18.02.14

Words by: Anthony Walker

10 things we’d like to see happen at the BRITs again

The idea of the BRIT Awards being a true representation of the best in British music is pretty laughable. Everyone knows that. Every year, a Voting Academy of music industry professionals and nominated artists from the previous ceremony are tasked with deciding the best British music from a list of the 1000 highest selling singles and the 500 or so albums released in the eligibility period, the data provided by the Official Charts Company.

Linking the judging process with the charts so closely is the obvious problem when people are increasingly consuming music in many different ways but, far from considering changes in the way the system is set up, the BRITs seem to have responded by pushing their focus even further to the middle, guiding decisions by what they would like British pop music to be, rather than what is actually is. Their most cynical move recently has been their effective patronisation of Tom Odell, a mildly popular piano singer who has managed to upgrade a Critic's Choice win in 2013 to nominations for both Best British Breakthrough and Best British Male this year. The BRITs: we see what you're trying to do, and we're not having it.

Besides playing it safe with the whole production and the gifting of nominations and awards, the BRIT organisation's new chairman Christian Tattersfield has also described past ceremonies as a "shambles", describing the updated BRITS as "an important event of gravitas, rather than just a shoddy knees-up." As much as we like our television slick and professional – and appreciate the efforts of the whole production crew – we will miss the slightly shambolic feel of older shows, and definitely hope that an "important event of gravitas" isn't just another way of saying "a round of backslapping award presentations and lacklustre performances."

Half-looking forward to this years event, we've dug into the archives and picked ten things we would like to see happen again at the UK's premier music award show. This isn't an alternative list of artists we'd like to see winning at the BRITs in a perfect world or a run-through of well-worn stories, but a simple plea for a little entertainment when we tune in tomorrow at 8pm, with most of the clips pulled from their official YouTube channel.

Note: this is the only time Jarvis Cocker's stage invasion during that Michael Jackson performance in 1996 will be mentioned here.  

  1. ENTERTAINING HOSTS

    James Corden will host this year's BRITs, for the fourth time in as many years. He is a perfectly competent try-hard – his only minor controversies so far have been some awkward moments with Justin Bieber in 2011 and some timing issues when Adele's speech was cut off in 2012 – but some viewers who enjoy a bit of chaos will look back fondly at past shows, particularly Samantha Fox and Mick Fleetwood's stewardship of the 1989 ceremony.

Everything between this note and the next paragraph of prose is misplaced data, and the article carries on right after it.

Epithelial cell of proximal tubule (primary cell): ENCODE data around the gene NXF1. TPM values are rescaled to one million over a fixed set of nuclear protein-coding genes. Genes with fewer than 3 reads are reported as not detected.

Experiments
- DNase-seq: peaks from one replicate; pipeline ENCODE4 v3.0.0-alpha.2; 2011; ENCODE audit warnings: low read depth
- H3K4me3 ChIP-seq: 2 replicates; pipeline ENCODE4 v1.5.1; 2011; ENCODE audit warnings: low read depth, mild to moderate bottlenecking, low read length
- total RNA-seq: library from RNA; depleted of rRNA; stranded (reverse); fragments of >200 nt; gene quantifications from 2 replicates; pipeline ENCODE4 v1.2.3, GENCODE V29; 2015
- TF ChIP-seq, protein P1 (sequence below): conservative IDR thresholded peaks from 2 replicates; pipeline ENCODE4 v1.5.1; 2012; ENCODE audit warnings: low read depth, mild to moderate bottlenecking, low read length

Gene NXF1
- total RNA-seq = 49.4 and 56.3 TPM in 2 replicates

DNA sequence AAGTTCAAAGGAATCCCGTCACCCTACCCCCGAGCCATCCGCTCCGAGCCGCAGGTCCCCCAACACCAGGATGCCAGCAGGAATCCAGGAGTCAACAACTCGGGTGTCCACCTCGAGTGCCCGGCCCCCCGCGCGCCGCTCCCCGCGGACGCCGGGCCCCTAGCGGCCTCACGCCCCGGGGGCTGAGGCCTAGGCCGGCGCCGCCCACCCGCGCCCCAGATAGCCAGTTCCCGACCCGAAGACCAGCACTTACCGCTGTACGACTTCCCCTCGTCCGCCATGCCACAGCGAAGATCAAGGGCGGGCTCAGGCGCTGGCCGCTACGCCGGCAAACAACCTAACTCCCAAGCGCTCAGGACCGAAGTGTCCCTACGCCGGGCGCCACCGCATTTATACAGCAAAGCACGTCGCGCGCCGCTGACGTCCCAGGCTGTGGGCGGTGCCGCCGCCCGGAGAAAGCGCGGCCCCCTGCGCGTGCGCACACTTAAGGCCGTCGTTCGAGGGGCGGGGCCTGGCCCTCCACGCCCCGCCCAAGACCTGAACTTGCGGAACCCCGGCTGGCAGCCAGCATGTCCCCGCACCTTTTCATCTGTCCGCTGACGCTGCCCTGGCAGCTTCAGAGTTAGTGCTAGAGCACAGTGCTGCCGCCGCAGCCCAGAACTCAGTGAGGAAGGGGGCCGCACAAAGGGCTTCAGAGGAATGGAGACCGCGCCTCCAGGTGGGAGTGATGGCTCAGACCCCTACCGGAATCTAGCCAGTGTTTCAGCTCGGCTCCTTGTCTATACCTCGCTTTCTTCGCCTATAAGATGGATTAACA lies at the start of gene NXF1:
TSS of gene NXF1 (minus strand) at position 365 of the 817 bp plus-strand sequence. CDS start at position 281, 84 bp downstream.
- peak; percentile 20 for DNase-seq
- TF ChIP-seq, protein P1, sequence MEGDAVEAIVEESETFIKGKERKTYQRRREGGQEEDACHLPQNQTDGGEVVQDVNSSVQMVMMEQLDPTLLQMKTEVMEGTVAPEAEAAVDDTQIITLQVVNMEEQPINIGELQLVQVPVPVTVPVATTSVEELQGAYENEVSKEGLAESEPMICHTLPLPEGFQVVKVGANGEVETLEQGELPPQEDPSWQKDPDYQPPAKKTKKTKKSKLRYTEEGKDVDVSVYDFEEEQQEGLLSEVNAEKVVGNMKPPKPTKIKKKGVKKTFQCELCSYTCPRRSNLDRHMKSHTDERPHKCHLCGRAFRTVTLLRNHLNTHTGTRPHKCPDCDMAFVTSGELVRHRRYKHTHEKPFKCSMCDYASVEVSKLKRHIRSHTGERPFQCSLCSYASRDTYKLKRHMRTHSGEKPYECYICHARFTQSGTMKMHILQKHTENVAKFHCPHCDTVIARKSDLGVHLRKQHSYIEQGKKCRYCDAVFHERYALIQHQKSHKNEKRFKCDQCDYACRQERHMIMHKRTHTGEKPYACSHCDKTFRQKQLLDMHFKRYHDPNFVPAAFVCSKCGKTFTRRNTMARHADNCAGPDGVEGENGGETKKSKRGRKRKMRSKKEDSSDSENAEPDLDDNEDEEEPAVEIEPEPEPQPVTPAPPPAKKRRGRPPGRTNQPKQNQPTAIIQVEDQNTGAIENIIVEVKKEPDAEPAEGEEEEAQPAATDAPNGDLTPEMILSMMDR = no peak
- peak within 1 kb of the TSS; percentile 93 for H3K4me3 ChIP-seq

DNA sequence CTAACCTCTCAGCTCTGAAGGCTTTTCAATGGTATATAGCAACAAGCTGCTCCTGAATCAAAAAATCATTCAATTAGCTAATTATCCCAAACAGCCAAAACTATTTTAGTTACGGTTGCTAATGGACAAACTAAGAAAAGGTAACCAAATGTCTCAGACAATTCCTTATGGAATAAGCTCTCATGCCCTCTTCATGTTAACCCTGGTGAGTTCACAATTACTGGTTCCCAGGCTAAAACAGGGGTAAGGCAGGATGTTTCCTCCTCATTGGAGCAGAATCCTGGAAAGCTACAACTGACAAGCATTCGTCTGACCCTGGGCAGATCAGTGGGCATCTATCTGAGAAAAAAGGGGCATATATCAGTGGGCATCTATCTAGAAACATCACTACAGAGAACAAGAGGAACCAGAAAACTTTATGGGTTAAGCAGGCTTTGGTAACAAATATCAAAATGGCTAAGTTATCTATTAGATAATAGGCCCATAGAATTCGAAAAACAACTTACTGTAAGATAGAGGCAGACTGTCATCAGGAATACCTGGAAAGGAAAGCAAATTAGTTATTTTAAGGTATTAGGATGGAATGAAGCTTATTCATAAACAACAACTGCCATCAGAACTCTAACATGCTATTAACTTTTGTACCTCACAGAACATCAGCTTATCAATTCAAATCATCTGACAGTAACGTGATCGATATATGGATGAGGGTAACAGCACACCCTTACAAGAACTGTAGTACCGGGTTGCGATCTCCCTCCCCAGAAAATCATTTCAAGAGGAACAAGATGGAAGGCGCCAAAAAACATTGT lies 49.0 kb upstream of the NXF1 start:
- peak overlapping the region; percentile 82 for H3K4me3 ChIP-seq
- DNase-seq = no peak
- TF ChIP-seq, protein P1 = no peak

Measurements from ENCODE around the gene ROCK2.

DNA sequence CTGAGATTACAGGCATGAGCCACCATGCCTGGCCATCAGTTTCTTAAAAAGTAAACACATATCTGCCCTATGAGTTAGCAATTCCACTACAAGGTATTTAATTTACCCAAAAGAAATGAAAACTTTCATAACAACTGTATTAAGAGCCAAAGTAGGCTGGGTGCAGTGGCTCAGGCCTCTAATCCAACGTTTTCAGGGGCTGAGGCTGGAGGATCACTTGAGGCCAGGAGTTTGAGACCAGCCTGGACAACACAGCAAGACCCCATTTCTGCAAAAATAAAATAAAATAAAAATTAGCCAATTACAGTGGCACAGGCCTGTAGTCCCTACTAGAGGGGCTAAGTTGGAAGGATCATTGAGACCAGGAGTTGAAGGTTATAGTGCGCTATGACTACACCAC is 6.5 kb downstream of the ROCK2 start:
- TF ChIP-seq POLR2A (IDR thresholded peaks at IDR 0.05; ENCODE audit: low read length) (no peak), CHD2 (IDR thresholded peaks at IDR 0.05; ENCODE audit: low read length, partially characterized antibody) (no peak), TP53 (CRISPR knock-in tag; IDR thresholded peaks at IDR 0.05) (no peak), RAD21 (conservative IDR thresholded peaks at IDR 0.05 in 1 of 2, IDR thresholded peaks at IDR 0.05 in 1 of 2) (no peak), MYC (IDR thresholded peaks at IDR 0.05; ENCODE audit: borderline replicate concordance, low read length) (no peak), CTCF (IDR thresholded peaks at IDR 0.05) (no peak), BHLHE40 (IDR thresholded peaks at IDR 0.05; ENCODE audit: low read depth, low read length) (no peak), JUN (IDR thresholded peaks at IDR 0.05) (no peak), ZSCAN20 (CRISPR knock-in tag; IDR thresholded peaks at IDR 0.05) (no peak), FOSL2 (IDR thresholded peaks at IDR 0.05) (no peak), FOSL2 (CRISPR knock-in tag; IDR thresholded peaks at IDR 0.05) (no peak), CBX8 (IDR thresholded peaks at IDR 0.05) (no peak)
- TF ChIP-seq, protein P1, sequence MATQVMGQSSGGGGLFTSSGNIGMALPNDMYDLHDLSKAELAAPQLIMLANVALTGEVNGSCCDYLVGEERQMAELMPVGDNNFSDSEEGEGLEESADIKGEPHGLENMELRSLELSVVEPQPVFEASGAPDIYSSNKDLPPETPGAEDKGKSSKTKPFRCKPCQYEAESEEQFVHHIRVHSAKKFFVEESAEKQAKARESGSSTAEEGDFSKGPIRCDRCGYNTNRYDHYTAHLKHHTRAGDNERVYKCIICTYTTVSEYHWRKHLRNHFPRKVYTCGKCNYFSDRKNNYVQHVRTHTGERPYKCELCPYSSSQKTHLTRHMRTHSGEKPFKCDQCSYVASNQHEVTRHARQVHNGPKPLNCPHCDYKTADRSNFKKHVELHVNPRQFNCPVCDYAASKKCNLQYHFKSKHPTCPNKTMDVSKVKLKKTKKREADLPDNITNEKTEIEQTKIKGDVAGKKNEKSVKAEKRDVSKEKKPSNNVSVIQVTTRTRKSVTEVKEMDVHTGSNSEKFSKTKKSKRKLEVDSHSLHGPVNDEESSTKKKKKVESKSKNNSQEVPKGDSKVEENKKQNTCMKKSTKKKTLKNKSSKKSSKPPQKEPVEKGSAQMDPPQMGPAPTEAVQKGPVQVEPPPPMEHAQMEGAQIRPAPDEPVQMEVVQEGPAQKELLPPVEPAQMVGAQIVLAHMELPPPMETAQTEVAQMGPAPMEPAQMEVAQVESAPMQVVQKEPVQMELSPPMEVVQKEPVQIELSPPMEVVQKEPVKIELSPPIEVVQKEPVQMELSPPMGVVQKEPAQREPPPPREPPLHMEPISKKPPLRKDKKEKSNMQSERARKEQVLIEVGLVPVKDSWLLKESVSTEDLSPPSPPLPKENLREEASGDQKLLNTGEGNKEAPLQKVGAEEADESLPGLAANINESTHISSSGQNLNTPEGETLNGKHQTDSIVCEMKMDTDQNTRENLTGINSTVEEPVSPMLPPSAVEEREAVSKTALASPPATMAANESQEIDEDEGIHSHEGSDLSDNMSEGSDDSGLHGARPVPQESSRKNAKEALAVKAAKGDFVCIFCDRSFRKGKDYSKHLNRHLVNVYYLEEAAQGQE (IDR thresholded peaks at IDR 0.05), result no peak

A traditionally funny "little and large" comedic duo, their act was compounded by technical difficulties and shared inexperience, painfully detailed in this clip of them introducing the International Male award. With stilted back-and-forth banter and a video clip that failed to show on command, even some impromptu doo-wop by The Four Tops wasn't enough to save them.
     

  2. ODD BLIPS

    The major Brit categories now seem like a sad carousel of industry-approved acts, with very little room for geniune surprises, good or bad. Aside from the huge names most likely to win the Best Male and Best Female awards (your David Bowies, Jake Buggs, Jessie Js, and Ellie Gouldings) and the designated "indie" choices (your Odells, John Newmans, Birdys and Laura Marlings), the remaining two alternatives (Laura Mvula and James Blake) are decidedly safe leftfield picks, worryingly suggesting that the Mercury Awards are becoming nothing but a feeder club for the BRITs. 

    Say what you want about Kate Nash's brand of twee, but it did capture hearts and was a thing that she managed to translate from Myspace fame to real fame with her first album – so much so that she nabbed the British Female BRIT in 2008 while up against acts with far more experience and discernible talent. Triumphing against PJ Harvey, Leona Lewis and Bat for Lashes on that night was a remarkable high point in her career. Her speech was good as well, so fair play to her. 
     

  3. ACTUAL BRITISH BREAKTHROUGHS

    This clip of the So Solid Crew taking the stage at the 2002 ceremony is actually for Best Video, but the wider relevance of the award is clear. While the crew probably sold at least as many copies of their records out the back of their cars as they did in the shops, their sole BRIT was a formal, if begrudging and long overdue, recognition of their importance of this country's music scene.

    Belle and Sebastian notably won the actual British Newcomer award in 1999 (albeit under accusations of unfair vote manipulation by the band's large student following – that year's award was decided by Radio 1 listeners) but only two of them showed up to the ceremony, and they didn't bring boxes of Cristal with them.  
     

  4. FUN INTERNATIONAL AWARDS